Wednesday, March 17, 2010

Extending Gains, Stocks at 18-month Highs

Oh, Happy Day! If you haven't bothered to pay much attention to this space, you should be well off following the seventh straight advance for the Dow Jones Industrials, which broke and closed above the January highs and now sit at their best levels since October, 2008, when the bear market took its most prominent downside path.

What this would infer is that the financial crisis is fully behind us, recovered from and prosperity is now priced into the market to a substantial degree. Never mind that high unemployment persists and that housing remains in the throes of its worst extended period since the 1930s, money - as measured by the Fed funds rate of ZERO - is dirt cheap and stocks are flying.

Instead of looking this gift horse squarely in the mouth and playing this leg of the rally for all its worth, some of us have serious doubts going forward, though naysayers during spectacular bull trends (this is a bear market rally) are usually shuffled onto the last trains to loserville. No difference this time around, as sentiment has grown overwhelmingly positive. Stocks are the only investment with little risk and high reward, and that's what on everyone's plate.

While those viewing the macro-economic condition as less-than-healthy and still riddled with structural time-bombs, short-term, stocks have provided a great deal of upside action and quality trading plays. Note that the word "trading" was substituted for "investment," as the latter is no longer viewed with much respect. The money is there for the taking today, and take it is what most traders will do.

One tiny detail many may have missed here is that Friday marks a quad-witching day in which stock index options and futures and individual stock options and futures all expire. Being that the betting (note "betting" rather than "investment") has uniformly been to the high side, insider market participants will conclude their self-fulfilling prophecy with healthy gains, just as they have nearly every month and on every such quadruple-witching event of the past four quarters.

Also of note is that the Dow Industrials have now confirmed the breakout by the Transports, keeping Dow Theorists firmly in the back of the bus until such time as another aberration is recognized and then swiftly reconciled. If you expected stocks to rise, then you've hit the bulls-eye, though the reasons for gains may matter more than the actual finished product.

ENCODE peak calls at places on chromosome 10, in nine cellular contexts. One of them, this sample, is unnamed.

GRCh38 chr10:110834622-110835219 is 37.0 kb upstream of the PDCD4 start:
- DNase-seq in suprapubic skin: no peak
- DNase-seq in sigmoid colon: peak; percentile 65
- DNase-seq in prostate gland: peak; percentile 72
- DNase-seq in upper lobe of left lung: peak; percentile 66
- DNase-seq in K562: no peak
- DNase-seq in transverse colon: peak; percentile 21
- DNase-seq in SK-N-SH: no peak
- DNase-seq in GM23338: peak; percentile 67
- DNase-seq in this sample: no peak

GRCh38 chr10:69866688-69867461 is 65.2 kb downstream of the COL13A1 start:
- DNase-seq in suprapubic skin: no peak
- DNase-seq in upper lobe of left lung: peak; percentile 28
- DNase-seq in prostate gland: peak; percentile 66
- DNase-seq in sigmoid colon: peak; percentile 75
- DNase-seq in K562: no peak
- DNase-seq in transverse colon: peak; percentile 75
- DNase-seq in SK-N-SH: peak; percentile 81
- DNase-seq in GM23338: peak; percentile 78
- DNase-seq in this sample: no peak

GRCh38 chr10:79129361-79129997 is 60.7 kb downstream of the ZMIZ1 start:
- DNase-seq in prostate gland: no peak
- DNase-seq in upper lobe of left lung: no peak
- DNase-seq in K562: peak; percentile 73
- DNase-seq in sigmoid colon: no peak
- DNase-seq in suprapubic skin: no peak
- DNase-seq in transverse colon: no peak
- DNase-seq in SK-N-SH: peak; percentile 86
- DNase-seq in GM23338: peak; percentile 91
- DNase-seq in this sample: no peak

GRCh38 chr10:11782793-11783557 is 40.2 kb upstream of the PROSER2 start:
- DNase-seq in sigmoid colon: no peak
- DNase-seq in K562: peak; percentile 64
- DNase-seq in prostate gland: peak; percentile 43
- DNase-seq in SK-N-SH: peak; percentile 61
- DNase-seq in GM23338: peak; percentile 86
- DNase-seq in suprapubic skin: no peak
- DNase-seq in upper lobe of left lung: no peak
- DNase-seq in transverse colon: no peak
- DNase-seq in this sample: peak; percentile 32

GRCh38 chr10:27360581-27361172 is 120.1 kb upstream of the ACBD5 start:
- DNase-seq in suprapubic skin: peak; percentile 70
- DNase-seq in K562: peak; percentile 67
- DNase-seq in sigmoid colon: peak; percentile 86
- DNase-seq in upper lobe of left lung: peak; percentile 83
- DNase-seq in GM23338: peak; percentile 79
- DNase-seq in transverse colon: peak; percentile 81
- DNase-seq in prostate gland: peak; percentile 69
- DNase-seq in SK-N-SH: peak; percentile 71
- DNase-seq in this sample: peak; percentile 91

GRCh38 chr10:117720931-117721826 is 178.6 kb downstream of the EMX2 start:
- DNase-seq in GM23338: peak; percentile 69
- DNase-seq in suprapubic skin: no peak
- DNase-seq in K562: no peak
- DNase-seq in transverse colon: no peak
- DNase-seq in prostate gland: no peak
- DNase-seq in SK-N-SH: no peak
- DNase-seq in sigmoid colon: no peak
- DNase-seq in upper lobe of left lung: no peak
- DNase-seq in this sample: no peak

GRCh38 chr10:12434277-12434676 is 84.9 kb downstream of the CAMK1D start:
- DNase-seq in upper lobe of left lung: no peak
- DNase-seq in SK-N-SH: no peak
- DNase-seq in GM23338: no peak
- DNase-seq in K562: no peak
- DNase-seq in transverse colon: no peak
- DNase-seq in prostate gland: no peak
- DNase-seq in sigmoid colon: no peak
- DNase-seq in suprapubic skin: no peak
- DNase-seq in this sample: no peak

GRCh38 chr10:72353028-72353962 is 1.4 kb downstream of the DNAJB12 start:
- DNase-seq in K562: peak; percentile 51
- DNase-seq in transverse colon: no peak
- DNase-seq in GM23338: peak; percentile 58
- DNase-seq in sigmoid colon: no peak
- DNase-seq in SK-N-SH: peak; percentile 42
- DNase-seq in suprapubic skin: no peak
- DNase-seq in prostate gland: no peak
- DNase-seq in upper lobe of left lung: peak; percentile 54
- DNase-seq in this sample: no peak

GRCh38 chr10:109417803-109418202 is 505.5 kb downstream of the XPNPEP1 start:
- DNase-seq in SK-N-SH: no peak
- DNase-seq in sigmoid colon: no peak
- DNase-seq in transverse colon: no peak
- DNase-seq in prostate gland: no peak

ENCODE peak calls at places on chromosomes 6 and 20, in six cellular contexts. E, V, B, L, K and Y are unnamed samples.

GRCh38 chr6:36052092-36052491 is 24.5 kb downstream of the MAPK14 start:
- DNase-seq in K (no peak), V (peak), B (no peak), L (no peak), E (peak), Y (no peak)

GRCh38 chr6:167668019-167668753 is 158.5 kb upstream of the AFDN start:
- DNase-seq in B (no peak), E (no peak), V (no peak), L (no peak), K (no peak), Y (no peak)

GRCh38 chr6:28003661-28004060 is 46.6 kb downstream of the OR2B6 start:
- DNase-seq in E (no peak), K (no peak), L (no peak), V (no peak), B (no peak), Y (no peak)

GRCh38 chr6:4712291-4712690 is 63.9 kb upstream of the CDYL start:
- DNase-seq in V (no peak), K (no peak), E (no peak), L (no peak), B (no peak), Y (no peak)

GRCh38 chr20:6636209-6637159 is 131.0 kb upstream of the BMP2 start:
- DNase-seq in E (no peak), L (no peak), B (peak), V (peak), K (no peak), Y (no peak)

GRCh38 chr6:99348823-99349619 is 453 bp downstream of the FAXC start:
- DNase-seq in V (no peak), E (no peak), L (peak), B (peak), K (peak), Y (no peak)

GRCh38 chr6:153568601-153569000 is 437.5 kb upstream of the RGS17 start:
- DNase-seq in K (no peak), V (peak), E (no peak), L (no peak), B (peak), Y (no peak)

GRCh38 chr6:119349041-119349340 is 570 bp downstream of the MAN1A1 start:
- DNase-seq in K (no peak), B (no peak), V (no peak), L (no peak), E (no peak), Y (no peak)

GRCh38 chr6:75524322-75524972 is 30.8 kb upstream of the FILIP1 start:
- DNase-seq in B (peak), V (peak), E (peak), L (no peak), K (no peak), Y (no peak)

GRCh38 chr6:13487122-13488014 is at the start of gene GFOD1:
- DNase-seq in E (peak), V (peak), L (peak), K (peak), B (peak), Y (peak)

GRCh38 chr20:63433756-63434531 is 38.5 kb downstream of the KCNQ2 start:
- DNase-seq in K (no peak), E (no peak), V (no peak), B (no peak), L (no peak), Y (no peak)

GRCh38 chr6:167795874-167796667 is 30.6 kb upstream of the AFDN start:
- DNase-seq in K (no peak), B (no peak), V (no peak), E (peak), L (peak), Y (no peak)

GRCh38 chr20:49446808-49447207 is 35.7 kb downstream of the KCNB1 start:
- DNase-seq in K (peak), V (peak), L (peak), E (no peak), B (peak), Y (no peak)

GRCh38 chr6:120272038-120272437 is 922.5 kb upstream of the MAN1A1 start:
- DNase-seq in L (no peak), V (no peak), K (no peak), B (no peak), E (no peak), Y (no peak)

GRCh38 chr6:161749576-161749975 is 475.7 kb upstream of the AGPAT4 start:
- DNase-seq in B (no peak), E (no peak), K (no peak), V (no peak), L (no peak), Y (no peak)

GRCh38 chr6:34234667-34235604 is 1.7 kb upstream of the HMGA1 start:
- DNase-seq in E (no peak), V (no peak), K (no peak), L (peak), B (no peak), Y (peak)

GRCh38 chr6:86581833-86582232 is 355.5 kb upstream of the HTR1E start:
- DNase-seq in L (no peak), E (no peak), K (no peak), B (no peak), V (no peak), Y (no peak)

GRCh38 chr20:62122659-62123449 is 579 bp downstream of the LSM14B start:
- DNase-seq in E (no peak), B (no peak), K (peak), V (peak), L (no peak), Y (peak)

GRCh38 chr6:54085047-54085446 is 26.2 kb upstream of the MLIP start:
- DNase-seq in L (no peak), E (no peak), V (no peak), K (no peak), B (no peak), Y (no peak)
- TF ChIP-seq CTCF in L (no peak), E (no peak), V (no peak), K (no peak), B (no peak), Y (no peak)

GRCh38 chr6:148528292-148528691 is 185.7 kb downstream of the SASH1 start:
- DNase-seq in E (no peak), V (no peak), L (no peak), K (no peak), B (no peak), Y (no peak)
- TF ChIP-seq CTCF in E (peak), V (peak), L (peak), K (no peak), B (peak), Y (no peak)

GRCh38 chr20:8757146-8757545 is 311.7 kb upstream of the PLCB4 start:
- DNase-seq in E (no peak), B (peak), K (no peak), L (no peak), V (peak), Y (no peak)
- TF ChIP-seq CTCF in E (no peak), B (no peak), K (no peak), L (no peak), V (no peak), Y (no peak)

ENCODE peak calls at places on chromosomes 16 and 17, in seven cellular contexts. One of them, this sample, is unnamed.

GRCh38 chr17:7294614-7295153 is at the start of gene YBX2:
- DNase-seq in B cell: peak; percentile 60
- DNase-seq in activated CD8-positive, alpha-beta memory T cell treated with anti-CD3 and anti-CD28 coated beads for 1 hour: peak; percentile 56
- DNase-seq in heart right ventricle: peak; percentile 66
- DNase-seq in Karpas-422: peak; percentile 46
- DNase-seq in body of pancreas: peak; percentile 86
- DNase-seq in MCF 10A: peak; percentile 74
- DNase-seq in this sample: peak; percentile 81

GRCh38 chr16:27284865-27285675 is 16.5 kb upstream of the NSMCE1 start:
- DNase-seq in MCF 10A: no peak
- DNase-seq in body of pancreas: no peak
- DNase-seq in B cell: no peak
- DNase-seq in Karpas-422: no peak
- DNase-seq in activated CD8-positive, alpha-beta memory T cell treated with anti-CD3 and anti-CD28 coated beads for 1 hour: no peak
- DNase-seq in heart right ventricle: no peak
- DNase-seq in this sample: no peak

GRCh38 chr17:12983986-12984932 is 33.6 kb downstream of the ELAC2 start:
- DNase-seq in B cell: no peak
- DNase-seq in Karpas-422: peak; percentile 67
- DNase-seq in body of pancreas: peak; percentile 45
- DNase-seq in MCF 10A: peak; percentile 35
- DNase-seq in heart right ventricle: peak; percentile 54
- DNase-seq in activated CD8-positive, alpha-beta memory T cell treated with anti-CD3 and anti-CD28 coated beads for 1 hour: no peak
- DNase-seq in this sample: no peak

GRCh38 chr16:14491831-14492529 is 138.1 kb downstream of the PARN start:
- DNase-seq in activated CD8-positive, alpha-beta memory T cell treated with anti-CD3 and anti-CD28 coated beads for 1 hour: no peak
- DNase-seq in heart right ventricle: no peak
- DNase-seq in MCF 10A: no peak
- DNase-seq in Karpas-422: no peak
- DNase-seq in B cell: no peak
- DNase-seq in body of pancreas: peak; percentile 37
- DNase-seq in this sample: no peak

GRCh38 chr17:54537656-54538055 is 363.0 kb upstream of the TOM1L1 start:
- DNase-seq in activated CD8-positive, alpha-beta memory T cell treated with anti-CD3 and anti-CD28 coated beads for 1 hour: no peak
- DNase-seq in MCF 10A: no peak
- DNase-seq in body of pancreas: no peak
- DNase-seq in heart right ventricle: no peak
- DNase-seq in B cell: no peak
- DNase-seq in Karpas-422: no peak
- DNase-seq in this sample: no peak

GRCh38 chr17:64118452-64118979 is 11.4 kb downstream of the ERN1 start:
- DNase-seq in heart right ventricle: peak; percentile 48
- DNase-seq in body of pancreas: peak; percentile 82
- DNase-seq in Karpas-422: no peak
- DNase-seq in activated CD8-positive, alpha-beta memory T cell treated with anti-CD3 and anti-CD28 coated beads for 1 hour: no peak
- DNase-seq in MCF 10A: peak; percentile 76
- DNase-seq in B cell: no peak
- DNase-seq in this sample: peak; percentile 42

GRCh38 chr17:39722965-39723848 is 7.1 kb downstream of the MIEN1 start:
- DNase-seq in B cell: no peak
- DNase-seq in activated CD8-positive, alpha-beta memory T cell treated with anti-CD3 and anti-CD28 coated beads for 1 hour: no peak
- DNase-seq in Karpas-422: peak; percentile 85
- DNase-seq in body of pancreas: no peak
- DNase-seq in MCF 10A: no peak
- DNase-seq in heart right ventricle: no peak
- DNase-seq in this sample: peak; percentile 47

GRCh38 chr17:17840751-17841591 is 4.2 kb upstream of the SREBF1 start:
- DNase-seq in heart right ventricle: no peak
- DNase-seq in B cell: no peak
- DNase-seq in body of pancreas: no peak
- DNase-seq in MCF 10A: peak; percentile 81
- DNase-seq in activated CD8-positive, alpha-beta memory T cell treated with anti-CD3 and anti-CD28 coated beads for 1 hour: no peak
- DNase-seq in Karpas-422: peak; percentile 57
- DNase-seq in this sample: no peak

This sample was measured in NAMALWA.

In other words, with easy money, bullish sentiment and no headwinds blowing against them, stocks had little to do but wait until people bid them higher. It's all so neat and simple when a plan comes so sweetly to fruition, no matter the underlying fundamentals.

Dow 10,733.67, +47.69 (0.45%)
NASDAQ 2,389.09, +11.08 (0.47%)
S&P 500 1,166.21, +6.75 (0.58%)
NYSE Composite 7,474.02, +47.32 (0.64%)

The internals were possibly even better than the headline numbers, with 4328 advancing stocks to 2196 losing value. New highs exploded to 1073, versus 77 new lows. That's the largest margin of difference - in either direction - in 16 months, and the best showing for new highs since prior to the bear market which began in late Summer of 2007.

Volume was very strong, owing again to the quad-witching condition.

NYSE Volume 5,549,815,500
NASDAQ Volume 2,166,110,750

Crude oil traders must be thinking there's a boom coming soon, because their pricing is out of this world. Crude closed up another $1.23, to $82.93, close to 18 month-highs itself. Gold was not so lustrous, but still up $1.80, to $1,124.00. Silver closed higher by 17 cents, to $17.50.

A few of the less-noticed economic data sets from the past few days may shed light upon why not everyone is sold on the recovery story. Capacity utilization ticked up a fraction in February, to 72.7%, still horrible. In a robust economy, that number would be over 90%. Consequently, industrial production saw a gain of only 0.1% in February, barely moving the needle.

Housing starts fell to 575,000 in January, again, a feeble number, and PPI, released this morning, showed a decline of 0.6%, or, in other words, outright deflation. However, instead of considering this a portent of a weak, stumbling, or at best, stagnant economy, the take was to call it "tame inflation" as though inflation would magically re-appear in time to rescue the pricing power of businesses.

This bear-market rally has now gone on for 13 months with only two near-corrections of 9% - in June, 2009 and February of this year - hardly the kind of performance one would expect from economic conditions such as exist today. But, Wall Street does as it pleases, and what pleases it most is stuffing more money into it's already lavishly-lined pockets.

Party on, Garth.

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